The third reason I’m planning on leaving Facebook is personal, and has to do with my Christianity. I joined Facebook a couple months ago to promote readership of this column, and it has definitely helped. However, ever since I started It has made me uncomfortable to apply the word “friend” to people I don’t know, and who definitely do not share my values.
“Let not any filthy word go out of your mouth,” says Ephesians 4:29, and chapter 5 verses 3 and 4 add, “It is unbecoming for you as Christians even to mention… vulgarity and buffoonery and obscene jesting.” Granted I can, and do, delete tasteless comments that get posted to my ‘wall’ and ‘hide’ individuals whose posts are consistently tasteless or just useless, but I shouldn’t be voluntarily putting myself in a position to have to deal with them in the first place. Much of what passes for social interaction on Facebook is actually ‘buffoonery’ or at the very least, an enormous waste of time.
If you, like me, decide to vote with your feet, how do you get out of Facebook? It is NOT sufficient to simply deactivate your account. Doing so preserves all the information that has ever been posted there, for use by other Facebookers, as well as the aforementioned websites. Here’s what you actually need to do:
1. Delete all the info you can. All your pictures, links, comments, everything you can remove.
2. In account settings, edit every setting you can find to disallow access to everyone but yourself. Remove or alter every piece of information you can… your name, email address, etc.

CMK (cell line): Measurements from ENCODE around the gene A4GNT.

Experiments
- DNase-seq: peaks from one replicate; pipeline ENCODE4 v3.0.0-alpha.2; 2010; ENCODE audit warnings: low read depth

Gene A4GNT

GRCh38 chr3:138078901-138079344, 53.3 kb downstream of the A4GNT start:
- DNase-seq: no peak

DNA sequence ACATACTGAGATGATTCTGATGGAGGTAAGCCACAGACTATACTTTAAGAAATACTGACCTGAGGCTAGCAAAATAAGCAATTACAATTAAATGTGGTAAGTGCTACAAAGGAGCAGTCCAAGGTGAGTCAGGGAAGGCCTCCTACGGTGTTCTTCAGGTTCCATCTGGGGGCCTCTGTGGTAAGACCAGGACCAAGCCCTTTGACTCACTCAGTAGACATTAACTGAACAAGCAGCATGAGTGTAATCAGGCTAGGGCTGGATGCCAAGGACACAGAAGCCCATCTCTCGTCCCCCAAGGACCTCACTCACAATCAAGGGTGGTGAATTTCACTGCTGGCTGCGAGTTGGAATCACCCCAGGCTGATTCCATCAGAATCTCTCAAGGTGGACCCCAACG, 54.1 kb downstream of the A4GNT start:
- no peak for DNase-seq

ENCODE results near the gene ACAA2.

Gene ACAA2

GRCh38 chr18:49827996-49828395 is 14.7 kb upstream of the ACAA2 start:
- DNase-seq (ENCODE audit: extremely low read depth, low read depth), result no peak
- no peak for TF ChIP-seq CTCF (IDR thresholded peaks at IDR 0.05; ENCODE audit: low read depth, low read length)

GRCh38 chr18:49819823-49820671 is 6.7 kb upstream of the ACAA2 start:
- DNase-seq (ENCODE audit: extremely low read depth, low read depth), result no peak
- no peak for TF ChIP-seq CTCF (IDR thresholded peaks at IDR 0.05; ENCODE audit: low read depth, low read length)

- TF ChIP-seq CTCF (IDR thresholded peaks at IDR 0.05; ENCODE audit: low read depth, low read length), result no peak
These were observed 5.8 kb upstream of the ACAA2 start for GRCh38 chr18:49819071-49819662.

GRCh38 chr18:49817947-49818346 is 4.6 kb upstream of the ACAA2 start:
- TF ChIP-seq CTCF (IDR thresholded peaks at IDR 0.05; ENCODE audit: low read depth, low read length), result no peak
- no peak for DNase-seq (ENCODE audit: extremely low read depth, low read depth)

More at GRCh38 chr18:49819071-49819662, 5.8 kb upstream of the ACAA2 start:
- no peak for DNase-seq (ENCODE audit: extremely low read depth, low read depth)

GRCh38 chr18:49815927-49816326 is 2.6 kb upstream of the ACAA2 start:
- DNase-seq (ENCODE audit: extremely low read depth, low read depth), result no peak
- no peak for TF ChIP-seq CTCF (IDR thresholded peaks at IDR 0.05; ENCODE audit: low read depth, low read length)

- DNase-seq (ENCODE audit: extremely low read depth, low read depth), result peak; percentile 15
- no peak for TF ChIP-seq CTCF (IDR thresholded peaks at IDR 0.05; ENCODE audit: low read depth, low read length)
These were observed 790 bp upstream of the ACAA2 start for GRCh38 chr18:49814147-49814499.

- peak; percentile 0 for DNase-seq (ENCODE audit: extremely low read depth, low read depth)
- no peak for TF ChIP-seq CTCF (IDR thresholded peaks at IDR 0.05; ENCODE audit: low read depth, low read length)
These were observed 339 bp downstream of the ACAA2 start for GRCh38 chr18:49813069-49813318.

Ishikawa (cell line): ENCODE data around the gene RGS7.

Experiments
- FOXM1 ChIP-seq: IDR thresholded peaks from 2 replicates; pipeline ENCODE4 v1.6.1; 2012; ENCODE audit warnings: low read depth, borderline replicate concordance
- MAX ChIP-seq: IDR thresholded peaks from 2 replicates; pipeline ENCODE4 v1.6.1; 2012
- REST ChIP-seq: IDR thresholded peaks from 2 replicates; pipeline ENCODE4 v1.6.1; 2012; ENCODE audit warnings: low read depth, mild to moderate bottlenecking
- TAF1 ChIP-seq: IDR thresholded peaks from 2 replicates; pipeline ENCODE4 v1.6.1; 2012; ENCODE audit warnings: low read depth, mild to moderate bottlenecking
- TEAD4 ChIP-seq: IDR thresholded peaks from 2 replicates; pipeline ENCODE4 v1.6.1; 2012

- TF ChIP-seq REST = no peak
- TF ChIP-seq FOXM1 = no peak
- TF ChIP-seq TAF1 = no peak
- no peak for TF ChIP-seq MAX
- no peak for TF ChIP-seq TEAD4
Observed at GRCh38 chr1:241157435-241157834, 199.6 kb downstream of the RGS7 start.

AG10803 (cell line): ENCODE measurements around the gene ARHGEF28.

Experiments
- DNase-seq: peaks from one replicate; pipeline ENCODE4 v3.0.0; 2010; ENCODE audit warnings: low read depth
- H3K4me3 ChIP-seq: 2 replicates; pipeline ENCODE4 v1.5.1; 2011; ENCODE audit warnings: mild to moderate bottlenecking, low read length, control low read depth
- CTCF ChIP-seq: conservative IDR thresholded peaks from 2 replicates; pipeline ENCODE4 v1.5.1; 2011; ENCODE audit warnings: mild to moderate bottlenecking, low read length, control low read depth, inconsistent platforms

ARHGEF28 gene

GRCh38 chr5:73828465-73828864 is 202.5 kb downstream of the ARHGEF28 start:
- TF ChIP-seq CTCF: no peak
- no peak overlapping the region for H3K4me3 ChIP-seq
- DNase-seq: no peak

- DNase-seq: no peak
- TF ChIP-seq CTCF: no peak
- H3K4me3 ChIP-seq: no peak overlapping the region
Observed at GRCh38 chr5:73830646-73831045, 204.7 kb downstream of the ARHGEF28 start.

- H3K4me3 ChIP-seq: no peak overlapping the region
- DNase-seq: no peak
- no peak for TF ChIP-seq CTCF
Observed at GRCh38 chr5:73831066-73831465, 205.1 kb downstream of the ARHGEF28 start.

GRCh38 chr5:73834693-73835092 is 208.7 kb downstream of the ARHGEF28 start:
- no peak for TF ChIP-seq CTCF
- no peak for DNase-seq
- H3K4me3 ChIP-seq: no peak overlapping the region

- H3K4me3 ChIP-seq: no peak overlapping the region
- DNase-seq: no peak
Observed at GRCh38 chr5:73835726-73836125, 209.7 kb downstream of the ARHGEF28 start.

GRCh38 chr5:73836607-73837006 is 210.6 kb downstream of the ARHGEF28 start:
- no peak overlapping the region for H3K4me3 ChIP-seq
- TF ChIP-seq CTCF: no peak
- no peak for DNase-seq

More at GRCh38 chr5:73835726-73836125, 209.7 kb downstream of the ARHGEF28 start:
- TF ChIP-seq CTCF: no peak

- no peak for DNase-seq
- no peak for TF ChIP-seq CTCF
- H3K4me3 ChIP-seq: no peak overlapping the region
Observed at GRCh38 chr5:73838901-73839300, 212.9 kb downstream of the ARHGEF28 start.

3. Copy this link, and paste it into the address bar at the top of your Facebook home page:
5. Do NOT go back to Facebook for 14 days! After 14 days, try going to Facebook. It should not let you in.
6. If for some reason your Facebook account is still there after 14 days, go here: http://www.facebook.com/help/?page=842and scroll down to Deleting Accounts. Buried in the middle of the paragraph it says, ‘click here.’ Click on it, follow the instructions, and again stay away from Facebook for 14 days.
7. If that still doesn't work, email firstname.lastname@example.org and ask them to delete your account.
I understand Facebook is a business, and every business is entitled to try to make an honest profit. I also can see the handwriting on the wall, so to speak, and know that the whole internet experience is going to continue to change, and not for the better. But for as long as I can, I'd rather use the internet for my needs, rather than feeling that it is using me.
Your comments are welcome. Comments containing links or insulting remarks will be deleted. If you would like to be notified when new articles are posted, please click on 'Subscribe,' at the top of the page. And, since I will no longer have a presence on Facebook, please tell all your friends to subscribe as well. Thank you!